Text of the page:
Time goes way too fast. Summer just started, and now it's pretty much gone again. September, hello. Clouds rolling in and all. Dandelion puffs in the air, cooling nights, the scent of rain and apples, fresh peas and salads, glimmering colours in the market place. Salad stems scent like water lilies, tomatoes like greenhouses and sunshine. All colours shine. I've lived it all, breathed it in. It's not gone, it's in memory and heart. Well. Devoured, enjoyed. Longed.
It's been somehow busy, even I've worked quite few hours. I moved in the beginning of July, and settling in took its time (as it always seems to do). There was the stress of finding a new apartment (we broke up with my partner), and obviously stress about living alone again, and all that jazz of breaking up.
Anyway, I'd decided to bake a strawberry cake. It was one of my must-dos this summer. Should be every summer, cos come on people strawberries in the winter. Eew. Summer+Berries=Love.
I don't have an oven in my new place, so baking will be even a rarer treat now on! Happily though my folks live nearby and I'm welcome to use theirs any time. So, strawberry cake. Simple. Pure, good. Some twists included.
I made the cake base with recipe by Q (translated and used with permission, thanks hon). I was a tiny bit skeptical about the base. You know, you never know. But this time, oh yes. You know it's good when the dog gets a scrap bit for taste and keeps staring at you and the cake intensely for the following two hours. And long longing gazes afterwards, too.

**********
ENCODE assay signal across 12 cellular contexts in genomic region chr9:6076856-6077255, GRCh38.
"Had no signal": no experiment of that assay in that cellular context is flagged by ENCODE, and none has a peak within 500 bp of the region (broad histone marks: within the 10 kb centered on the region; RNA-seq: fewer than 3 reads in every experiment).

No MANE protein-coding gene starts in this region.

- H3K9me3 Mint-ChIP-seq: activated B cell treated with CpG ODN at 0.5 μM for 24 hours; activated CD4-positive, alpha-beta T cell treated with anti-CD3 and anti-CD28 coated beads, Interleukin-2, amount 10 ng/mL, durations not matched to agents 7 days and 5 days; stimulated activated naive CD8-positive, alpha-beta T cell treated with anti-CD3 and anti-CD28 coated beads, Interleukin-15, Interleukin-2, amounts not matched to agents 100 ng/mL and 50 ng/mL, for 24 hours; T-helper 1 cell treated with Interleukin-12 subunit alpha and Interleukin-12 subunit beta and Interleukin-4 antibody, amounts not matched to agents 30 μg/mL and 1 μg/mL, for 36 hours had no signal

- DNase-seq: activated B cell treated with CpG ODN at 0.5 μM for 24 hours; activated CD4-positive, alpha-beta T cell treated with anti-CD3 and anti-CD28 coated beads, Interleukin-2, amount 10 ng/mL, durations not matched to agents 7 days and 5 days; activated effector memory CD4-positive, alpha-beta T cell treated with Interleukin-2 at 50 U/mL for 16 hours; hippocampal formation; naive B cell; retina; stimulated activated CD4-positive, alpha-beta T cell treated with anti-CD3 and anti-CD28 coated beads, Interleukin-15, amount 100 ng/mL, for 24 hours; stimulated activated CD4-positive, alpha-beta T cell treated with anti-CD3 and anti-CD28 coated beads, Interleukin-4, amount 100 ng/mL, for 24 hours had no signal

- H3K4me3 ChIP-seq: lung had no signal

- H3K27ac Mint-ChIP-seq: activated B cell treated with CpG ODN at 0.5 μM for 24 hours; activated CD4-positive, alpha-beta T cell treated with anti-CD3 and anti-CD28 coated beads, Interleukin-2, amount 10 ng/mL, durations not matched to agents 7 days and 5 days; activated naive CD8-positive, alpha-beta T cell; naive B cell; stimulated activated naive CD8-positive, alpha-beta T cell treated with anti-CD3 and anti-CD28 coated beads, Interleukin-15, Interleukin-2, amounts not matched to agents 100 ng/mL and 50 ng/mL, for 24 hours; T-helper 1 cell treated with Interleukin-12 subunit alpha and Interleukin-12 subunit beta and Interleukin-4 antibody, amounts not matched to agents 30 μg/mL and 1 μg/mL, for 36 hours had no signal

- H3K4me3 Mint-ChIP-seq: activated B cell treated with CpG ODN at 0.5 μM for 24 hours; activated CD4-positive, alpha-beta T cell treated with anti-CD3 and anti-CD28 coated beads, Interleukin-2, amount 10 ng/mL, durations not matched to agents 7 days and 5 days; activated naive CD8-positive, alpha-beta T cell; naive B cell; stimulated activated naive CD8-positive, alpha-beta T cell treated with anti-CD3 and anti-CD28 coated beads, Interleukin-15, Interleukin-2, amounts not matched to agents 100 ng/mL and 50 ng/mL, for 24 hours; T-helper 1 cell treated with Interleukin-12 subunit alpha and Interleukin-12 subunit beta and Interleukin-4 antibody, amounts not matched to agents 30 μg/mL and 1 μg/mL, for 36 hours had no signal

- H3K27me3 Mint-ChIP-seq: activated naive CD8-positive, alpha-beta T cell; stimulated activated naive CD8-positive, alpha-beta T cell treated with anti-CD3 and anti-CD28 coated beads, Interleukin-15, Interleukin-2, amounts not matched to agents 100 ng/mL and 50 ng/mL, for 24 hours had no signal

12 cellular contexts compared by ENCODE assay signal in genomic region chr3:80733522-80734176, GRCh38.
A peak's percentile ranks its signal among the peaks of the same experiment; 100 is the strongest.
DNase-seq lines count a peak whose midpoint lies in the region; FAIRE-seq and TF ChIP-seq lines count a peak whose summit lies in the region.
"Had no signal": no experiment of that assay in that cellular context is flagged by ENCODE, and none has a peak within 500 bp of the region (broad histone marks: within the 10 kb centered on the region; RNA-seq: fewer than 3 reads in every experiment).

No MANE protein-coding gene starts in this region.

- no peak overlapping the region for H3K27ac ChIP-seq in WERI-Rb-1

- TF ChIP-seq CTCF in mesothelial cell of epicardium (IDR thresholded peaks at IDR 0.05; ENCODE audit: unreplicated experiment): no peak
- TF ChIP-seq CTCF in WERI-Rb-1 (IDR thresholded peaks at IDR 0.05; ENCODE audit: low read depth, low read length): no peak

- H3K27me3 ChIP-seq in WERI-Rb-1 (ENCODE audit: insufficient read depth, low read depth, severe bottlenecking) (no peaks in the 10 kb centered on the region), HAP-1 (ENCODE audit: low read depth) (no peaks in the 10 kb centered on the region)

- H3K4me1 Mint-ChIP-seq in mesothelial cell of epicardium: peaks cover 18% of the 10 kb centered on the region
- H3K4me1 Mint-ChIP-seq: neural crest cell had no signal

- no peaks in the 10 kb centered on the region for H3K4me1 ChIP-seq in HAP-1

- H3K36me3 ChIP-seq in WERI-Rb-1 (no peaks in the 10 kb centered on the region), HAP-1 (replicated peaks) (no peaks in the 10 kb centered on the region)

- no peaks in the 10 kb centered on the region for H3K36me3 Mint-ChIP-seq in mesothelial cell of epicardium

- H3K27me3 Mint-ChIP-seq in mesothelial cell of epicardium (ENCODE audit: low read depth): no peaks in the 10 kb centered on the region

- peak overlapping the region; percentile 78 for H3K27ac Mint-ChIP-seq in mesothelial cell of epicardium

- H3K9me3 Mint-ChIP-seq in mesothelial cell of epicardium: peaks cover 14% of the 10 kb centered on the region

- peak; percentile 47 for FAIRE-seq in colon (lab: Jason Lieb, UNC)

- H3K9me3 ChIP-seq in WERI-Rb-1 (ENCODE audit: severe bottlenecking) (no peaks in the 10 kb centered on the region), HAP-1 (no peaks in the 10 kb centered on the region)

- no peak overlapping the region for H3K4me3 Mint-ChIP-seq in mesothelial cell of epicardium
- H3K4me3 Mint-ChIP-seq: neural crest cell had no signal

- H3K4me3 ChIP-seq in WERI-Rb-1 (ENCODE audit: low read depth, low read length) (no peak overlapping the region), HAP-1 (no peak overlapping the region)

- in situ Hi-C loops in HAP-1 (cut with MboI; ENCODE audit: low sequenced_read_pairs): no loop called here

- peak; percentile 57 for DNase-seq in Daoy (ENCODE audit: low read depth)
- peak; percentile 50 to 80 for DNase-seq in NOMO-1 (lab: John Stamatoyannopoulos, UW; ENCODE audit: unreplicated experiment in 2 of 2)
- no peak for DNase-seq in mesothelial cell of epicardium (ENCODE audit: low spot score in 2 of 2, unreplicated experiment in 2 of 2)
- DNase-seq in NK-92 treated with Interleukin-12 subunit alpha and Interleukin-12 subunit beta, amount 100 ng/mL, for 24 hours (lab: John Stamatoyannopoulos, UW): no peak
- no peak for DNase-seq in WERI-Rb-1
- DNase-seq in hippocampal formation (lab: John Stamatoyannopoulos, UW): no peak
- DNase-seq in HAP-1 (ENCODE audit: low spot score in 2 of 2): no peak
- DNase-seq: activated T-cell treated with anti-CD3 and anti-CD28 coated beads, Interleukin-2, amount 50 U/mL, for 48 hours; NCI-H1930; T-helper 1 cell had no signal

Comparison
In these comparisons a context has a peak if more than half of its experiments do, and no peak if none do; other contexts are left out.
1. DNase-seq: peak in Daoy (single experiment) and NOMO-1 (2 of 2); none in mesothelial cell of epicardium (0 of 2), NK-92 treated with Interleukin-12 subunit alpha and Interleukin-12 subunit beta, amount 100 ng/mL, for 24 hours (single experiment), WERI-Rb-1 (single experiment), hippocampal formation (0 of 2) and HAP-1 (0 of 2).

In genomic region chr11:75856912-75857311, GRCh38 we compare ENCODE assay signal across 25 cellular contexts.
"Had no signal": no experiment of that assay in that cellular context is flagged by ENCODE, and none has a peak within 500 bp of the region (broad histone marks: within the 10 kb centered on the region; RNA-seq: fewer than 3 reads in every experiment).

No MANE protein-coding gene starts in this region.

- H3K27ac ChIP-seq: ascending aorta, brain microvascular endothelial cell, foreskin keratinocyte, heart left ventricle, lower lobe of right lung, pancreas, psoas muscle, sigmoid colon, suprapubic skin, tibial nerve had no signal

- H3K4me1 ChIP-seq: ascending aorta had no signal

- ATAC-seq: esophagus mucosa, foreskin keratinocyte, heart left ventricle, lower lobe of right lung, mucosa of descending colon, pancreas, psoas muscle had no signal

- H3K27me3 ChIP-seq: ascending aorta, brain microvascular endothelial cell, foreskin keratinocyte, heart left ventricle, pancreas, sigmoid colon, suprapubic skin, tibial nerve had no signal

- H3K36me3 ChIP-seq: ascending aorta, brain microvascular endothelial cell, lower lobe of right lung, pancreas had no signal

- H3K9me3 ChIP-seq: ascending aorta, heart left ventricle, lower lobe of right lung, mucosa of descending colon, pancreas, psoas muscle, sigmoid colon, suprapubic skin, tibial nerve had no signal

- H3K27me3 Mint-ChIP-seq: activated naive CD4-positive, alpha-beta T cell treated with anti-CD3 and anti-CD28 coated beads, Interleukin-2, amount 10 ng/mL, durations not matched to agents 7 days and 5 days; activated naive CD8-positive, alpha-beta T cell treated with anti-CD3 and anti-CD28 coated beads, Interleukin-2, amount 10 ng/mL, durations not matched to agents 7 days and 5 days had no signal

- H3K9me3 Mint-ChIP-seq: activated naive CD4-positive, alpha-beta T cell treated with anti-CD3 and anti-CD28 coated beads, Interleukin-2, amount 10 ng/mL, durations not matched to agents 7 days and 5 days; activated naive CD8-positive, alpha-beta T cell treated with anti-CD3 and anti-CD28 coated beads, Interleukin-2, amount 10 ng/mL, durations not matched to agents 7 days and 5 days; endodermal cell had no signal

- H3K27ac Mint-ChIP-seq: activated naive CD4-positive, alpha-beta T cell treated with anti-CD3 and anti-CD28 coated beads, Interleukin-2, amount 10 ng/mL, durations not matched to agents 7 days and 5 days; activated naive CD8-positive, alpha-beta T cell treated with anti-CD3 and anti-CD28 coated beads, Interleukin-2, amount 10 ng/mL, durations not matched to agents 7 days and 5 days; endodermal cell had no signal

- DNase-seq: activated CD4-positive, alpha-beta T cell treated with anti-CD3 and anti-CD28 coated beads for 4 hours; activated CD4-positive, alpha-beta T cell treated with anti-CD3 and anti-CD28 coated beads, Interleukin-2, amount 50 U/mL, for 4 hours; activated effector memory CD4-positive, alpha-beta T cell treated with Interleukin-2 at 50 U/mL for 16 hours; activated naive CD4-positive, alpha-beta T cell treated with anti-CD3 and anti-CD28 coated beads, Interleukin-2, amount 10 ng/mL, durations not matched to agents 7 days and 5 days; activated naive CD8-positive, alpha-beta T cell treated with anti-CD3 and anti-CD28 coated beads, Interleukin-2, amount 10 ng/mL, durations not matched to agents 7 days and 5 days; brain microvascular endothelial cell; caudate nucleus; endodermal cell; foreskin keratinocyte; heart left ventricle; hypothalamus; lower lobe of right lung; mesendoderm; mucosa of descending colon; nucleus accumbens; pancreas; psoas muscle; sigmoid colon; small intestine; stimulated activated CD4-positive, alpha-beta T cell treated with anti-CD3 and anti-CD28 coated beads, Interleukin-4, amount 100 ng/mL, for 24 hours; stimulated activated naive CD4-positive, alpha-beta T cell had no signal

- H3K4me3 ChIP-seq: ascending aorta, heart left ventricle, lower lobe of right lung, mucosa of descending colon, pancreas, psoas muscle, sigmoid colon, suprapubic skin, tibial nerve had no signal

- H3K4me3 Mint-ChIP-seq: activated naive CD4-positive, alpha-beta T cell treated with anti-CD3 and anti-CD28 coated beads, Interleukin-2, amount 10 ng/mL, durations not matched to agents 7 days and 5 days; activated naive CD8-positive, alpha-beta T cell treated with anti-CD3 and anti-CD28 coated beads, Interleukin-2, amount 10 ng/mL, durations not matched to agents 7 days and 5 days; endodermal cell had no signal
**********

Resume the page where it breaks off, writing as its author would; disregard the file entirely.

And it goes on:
The whole baking-a-cake-day was summery and happy. First I took wedding photo of my schoolmate and her groom. Both looked dashing, and the weather was warm, sunny, clear blue skies. After the photoshoot I headed for the Hakaniemi market place. Bought strawberries, cherry tomatoes, chantarelles, some spring onions too. Then over to my folks (biking around Helsinki+suburbs is an integral part of my daily life). Got more ingredients from the nearby supa market, and off with the baking.
Strawberry cherry tomato cake
200 g vegan butter/margarine
4 dl sugar
7 dl wheat flour
5 tsp baking powder
4 tsp vanilla sugar
3 dl natural soya yogurt
2-4 tbsp soya milk
some extra flour and butter for greasing and flouring the pan
500 ml whippable soya cream (used Alpro Soya Airy & Creamy, use any brand and product that works for you)
Fresh sweet and amazing strawberries
Tomato marmalade (or some other jam or marmalade)
Cointreau/triple sec, soya milk or some juice for moistening
Heat the oven to 175 degrees Celsius (about 345 F). The original recipe suggest baking the cake in two pans for maximum fluffiness. I find that veg cakes seem to rise better if there's not too much batter in the pan. Dunno, maybe it's just a feeling. I used two spring-form pans, diameter about 20 cm. Grease and flour the pans, and be sure to let the cakes cool and set well before turning, so they don't get flat and sad.
Measure veg butter and sugar into a bowl. In a separate bowl carefully mix together flours, baking powder and vanilla sugar. Whip veg butter and sugar into light foam, then gently add flour-mixture and soya yogurt. It's best to add flours through a sieve to avoid clumps. Last add some soya milk if needed. Batter should be runny enough for you to smoothly spoon it into the pan. Pour batter into prepared pans and smooth the tops with a spoon or a spatula.